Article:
Did you guess? Were you right? Here it is...
#1: Casting Crowns, Casting Crowns
That's right, Casting Crowns have taken the top spot with their self-titled debut album. Having written such beaming reviews of numbers four to two I'm wondering how to make this one sound like it deserved to beat them all. Of course, this is my personal list and I don't need anyone to agree, but I'd find it hard to believe that any rock-tolerating Christian would not love this record. It's a beast.
Casting Crowns are a challenging band to listen to at times, not because the music isn't wonderful, but because the songs they write often probe pertinent issues within the Church, as you can see simply by reading the title of the first track: What if His People Prayed? You might call this a sneaky tactic - writing a very provocative piece about what the Church could accomplish on its knees and then setting it to the most fantastically thrilling music ever conceived. You can't not listen. You can't listen and ignore the words. It's a trap! What a great trap to fall into though, and it's cleverly executed in track 2 also; If We are the Body. Some more great lyrics here to motivate us to reach out, like, "Jesus paid much too high a price for us to pick and choose who should come". (Before you accuse the band of being all self-righteous, you should listen to Stained-glass Masquerade on their Lifesong album. While you're there, you may as well listen to the whole album. It's great too.)
So what treats are in store for us next? Ah yes, we have The Voice of Truth, a song with similar impact to the Footprints in the Sand poem, but without the feeling of having heard it a billion times before. I guess you could listen to it a billion times though if you wanted that feeling. Anyway, it's like a power ballad but less corny because it's actually all entirely true. It's a similar story with Who Am I, not connected at all to the Jackie Chan film, this is a song about the incredible fact that God cares about us.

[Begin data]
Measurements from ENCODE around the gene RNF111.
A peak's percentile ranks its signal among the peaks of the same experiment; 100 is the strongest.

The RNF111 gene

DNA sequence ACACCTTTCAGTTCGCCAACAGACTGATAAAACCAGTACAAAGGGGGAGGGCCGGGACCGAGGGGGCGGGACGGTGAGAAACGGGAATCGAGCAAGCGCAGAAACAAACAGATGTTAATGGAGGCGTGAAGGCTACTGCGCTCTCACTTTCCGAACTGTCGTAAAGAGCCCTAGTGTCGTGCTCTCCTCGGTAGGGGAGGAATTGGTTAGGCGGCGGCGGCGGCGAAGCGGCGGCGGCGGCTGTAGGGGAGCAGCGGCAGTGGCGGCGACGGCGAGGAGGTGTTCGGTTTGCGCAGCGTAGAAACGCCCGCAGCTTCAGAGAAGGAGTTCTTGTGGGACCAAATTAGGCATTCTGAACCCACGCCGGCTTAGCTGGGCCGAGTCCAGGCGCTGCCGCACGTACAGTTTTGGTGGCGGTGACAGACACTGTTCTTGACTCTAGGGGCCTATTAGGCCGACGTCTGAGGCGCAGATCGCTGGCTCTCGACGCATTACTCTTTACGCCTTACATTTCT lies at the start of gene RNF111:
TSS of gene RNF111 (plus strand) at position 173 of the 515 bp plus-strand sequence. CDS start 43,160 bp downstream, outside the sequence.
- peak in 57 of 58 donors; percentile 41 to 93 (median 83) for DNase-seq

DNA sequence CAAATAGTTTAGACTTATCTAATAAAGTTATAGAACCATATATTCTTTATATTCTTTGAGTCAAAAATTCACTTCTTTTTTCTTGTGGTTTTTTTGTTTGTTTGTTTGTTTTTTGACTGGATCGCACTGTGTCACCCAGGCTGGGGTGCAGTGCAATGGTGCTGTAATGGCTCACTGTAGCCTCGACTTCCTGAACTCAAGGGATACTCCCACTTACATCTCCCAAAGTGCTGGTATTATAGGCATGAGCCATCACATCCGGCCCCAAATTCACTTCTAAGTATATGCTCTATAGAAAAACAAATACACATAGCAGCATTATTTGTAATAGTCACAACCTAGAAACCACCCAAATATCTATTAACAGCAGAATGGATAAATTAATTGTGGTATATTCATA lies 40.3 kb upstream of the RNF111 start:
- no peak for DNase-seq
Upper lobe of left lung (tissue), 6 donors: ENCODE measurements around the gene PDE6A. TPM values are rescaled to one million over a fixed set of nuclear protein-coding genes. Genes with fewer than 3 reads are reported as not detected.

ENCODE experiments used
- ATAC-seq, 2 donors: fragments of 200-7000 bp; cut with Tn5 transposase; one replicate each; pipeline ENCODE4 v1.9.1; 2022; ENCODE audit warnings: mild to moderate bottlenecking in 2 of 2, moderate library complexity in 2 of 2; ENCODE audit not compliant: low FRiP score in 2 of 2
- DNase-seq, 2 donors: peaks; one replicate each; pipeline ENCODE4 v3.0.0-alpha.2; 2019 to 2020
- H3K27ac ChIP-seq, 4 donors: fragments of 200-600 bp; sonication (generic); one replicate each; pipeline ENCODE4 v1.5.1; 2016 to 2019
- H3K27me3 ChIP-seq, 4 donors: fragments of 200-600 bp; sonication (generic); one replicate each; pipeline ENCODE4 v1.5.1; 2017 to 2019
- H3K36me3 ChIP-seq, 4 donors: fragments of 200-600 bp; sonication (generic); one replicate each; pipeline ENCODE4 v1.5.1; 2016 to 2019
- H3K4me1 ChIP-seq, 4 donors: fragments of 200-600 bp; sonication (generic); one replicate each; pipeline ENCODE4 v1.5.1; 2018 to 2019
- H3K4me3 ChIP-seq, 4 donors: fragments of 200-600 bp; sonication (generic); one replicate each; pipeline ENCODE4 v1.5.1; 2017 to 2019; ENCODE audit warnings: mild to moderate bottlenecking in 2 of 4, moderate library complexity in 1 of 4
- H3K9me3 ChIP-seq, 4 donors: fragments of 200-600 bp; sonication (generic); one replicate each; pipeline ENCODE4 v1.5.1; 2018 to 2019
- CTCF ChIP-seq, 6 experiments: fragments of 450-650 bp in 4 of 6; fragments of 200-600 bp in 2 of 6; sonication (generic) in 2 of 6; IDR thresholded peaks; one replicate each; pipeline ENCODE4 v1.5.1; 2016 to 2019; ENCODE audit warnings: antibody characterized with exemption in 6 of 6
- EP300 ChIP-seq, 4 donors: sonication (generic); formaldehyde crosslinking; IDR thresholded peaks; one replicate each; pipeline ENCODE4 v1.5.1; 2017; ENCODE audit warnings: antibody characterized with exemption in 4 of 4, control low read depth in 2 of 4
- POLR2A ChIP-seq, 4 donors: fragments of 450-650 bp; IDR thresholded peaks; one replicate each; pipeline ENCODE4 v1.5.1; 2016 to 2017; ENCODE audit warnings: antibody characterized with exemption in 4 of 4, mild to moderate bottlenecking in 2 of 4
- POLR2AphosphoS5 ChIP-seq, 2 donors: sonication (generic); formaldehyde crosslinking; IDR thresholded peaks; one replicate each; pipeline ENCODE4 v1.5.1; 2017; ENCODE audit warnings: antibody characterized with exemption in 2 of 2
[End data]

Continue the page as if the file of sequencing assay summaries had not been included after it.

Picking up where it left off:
I love this album because it combines eternal Biblical truths with a refreshing blend of genuine human experience. The song American Dream is a story about a workaholic guy who ruins his life trying to get rich. Hope I didn't spoil the ending for you. And Here I Go Again is about the common experience of trying to find a way to tell a friend that God loves them, but lacking in both time and courage. The melodies of these songs are so well crafted you'd think they had always existed somewhere and Casting Crowns just dug them out of the ground.
The second half of the album is more worshipful. Praise You with the Dance is a brilliantly fun tune that turns into a full-blown ceilidh at one point. Another great thing about this album is that the female backing vocalist (name, anyone?) takes a lead in some songs. Variety is the oft-neglected spice of Christian music. You can tell that she's having a ball with this foot-tapping number.
Glory is a song that you could sing in church on a Sunday, but you'd struggle to get the band to sound anywhere near as good. There's a fantastic breakdown section with some sweet harmonies. In fact, this album is full of really delicious harmonies, and Life of Praise is no exception. If my life were a movie, this could be the song that plays over the credits.
At the end of the album the whole mood changes. Imagine you've just been at a huge rock concert, leaping about and sweatily chanting and whatnot. As you're driving back from the gig you suddenly realise the lead singer is sitting on the back seat. He pulls out an acoustic guitar and begins gently strumming, serenading you as you journey home. That is what Your Love is Extravagant is like. A stripped-back, soft and beautiful serenade. Only they're not singing to you of course. The album ends with a quiet tribute to God's astounding love. It's superb.